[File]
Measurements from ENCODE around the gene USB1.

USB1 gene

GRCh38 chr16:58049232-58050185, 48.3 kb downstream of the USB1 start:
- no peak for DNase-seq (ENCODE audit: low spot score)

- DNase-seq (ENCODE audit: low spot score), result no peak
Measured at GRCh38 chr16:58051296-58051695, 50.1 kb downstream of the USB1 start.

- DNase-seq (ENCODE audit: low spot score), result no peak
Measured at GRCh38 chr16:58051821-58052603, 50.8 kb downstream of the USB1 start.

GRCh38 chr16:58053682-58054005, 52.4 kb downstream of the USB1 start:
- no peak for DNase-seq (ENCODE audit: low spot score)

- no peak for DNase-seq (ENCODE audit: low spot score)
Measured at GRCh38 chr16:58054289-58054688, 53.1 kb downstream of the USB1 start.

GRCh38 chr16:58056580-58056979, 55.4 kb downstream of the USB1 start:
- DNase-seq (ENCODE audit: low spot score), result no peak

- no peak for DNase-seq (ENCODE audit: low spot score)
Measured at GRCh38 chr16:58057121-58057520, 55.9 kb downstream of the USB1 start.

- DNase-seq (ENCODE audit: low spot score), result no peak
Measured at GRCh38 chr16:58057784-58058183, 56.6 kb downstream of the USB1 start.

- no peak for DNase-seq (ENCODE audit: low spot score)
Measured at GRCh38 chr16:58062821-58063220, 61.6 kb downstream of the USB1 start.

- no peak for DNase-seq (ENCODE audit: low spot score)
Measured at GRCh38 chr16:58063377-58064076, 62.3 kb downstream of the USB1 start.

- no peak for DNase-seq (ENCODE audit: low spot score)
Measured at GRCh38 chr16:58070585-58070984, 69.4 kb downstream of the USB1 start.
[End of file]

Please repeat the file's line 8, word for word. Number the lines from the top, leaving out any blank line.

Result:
Measured at GRCh38 chr16:58051821-58052603, 50.8 kb downstream of the USB1 start.